Don Craighead, a St. Paul native and engineer, was a successful technology entrepreneur who ran his own industrial-automation firm for 30 years before selling it to employees in 1990.
Craighead, who never took another paycheck, paid it forward for 30 years as volunteer to the disadvantaged, mentor to students and young technologists, and friend and connector to hundreds on behalf of schools, nonprofit organizations and businesses.
Craighead, 86, died at home in the presence of his family on Dec. 18.
He started Power/Mation on a pingpong table at his home in 1961. He grew it to a profitable, $30 million-revenue enterprise before he sold.
"It wasn't fun anymore," Craighead told the Star Tribune in 1996. "We were doing very well, but I decided there was a life beyond next year's higher sales quotas."
The sale secured the Craighead family's financial future and gave him the opportunity to help others.
Jim Bensen, a 40-year acquaintance and friend, knew Craighead during years as dean of the College of Industry & Technology at the University of Wisconsin-Stout and as president of Dunwoody Institute.
"Don had a passion for innovation, entrepreneurship and the future," Bensen said. "We exchanged ideas, connected with change agents, promoted Rotary and youth development …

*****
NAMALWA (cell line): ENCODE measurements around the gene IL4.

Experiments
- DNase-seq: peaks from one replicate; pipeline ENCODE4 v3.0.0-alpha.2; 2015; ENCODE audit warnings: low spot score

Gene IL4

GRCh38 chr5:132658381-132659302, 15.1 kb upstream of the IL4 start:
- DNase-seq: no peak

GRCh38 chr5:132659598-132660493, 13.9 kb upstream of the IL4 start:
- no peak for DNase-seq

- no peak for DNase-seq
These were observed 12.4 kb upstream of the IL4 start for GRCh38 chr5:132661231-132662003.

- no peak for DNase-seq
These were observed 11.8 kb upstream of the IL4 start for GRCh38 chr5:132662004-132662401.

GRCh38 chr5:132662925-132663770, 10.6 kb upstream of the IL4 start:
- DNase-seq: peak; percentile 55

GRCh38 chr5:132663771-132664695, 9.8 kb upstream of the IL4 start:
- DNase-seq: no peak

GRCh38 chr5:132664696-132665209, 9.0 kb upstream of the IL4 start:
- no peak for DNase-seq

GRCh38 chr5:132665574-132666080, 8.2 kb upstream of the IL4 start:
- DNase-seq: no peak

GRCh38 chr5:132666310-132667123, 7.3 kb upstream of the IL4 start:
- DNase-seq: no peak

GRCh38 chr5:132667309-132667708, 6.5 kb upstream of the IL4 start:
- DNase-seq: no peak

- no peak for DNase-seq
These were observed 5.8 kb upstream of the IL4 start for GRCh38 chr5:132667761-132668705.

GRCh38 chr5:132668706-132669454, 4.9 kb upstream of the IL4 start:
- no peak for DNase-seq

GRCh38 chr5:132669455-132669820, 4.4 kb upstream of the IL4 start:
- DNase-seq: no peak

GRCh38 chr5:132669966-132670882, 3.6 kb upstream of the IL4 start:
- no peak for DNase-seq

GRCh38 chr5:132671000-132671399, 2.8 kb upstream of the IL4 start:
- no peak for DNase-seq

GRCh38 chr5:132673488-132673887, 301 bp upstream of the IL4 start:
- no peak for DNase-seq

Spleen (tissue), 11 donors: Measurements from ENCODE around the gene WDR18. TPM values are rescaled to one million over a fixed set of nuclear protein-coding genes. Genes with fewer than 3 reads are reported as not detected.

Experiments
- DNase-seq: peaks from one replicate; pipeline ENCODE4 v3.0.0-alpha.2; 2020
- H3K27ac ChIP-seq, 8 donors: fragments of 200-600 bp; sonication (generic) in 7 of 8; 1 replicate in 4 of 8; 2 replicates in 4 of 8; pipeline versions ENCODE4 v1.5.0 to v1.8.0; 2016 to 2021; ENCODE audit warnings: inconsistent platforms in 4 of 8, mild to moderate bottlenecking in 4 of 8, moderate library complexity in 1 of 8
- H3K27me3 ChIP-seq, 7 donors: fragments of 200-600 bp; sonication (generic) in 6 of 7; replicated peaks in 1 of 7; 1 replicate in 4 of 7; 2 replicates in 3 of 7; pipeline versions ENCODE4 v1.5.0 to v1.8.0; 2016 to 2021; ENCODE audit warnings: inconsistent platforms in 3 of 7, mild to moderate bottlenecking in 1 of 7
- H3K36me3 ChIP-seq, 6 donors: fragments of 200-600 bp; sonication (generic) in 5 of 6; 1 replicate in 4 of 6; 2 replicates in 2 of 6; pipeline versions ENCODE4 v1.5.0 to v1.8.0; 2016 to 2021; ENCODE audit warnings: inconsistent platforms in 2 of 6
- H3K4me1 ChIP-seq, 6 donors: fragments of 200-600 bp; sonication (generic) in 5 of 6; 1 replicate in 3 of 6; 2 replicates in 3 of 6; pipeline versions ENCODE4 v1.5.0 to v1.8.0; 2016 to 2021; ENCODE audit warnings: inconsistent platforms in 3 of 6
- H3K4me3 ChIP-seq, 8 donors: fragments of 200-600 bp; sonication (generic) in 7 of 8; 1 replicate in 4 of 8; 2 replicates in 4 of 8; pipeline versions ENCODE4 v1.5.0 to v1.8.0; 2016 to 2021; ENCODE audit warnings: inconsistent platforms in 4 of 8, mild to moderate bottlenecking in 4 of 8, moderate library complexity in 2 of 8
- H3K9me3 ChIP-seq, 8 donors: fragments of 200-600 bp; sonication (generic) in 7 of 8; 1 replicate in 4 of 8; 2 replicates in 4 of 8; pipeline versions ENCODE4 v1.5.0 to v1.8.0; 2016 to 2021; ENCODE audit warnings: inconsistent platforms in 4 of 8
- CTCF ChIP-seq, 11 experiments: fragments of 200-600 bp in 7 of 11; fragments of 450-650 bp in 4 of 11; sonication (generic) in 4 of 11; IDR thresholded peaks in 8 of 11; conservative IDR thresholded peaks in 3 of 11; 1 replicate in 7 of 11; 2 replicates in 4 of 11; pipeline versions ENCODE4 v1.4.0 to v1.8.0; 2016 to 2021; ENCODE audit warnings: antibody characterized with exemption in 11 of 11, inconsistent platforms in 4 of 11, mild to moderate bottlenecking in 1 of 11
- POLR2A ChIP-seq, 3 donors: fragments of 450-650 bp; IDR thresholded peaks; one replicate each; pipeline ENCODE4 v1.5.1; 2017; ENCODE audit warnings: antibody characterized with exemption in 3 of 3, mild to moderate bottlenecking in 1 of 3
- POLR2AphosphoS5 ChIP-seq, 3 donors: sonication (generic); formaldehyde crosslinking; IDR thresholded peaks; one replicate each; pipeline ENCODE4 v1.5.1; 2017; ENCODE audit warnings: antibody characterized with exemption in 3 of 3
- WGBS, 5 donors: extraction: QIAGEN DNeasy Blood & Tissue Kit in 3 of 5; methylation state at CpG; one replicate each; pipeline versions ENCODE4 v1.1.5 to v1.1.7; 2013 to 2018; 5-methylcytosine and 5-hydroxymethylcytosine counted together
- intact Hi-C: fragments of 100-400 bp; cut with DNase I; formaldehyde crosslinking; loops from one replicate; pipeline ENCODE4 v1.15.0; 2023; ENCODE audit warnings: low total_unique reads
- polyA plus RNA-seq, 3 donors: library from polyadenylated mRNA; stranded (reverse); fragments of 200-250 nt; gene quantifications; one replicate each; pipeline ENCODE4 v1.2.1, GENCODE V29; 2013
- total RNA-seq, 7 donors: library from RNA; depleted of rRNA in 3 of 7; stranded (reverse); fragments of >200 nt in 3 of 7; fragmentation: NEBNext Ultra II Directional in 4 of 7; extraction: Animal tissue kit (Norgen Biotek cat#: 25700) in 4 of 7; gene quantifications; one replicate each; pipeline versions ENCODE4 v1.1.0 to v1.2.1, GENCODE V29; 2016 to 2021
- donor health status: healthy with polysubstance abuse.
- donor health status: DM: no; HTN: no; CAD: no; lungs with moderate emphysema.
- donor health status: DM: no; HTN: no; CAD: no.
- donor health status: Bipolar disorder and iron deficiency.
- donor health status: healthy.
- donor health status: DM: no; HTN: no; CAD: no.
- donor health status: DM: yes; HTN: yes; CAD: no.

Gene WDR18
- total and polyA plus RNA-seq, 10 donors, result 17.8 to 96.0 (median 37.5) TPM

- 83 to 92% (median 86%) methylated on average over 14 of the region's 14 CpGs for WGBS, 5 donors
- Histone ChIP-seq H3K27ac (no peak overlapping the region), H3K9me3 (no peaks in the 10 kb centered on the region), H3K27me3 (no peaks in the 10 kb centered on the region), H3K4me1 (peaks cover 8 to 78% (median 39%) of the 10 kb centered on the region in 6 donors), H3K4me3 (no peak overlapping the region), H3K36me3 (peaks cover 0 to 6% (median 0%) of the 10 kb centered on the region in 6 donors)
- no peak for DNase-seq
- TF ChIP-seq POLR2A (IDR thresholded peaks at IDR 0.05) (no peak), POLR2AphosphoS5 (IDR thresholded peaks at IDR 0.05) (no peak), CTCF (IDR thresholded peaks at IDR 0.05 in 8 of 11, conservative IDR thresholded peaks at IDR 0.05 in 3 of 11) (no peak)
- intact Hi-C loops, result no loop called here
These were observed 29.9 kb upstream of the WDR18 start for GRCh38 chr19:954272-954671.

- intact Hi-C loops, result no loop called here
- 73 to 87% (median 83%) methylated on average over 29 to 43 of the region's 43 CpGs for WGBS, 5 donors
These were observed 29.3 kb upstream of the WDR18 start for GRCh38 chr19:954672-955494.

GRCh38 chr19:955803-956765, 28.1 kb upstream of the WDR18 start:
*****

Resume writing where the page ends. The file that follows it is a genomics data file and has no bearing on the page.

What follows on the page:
"Some of his ideas were to help people, others to help organizations and frequently to better society."
Craighead had an endless supply of business cards. His and others.
Fred Zimmerman, a retired technologist and business professor at the University of St. Thomas, recalled meeting Craighead in an engineering-research lab at the University of Minnesota in 1953.
"We were undergraduate grunts and friends since," Zimmerman said. "He was our public relations person for a while at St. Thomas. He wouldn't take money. We gave him UST business cards.
"Don was always helpful. And unforgettable. People who he met decades earlier could still count on him when needed. He was known for promoting a 'can-do' attitude in engineering projects and business ventures. He handed out lapel pins that said, 'Attitude.' "
A daughter, Janine Olmscheid, worked with her father last summer to organize his home office. She came to realize there were 200-plus organizations that her dad had worked with over 60 years, including SCORE, the senior-volunteer business consultancy; Century College; Union Gospel Mission, which feeds and houses the homeless in St. Paul, and YMCA Camp St. Croix.
"I told him how proud I was of how he helped everyone and the service he had given to community," she recalled. "He told me … that service to others brought him joy. I believe when COVID-19 hit he lost his ability to connect to one of the most meaningful purposes in his life."
Craighead was preceded in death by a son, Jim. In addition to daughter Janine, he is survived by Sandy, his wife of 54 years; a son, Dan; another daughter, Wendy, and six grandchildren. Private family services will be held Jan. 2. A public celebration of life will be held later.
Neal St. Anthony • 612-673-7144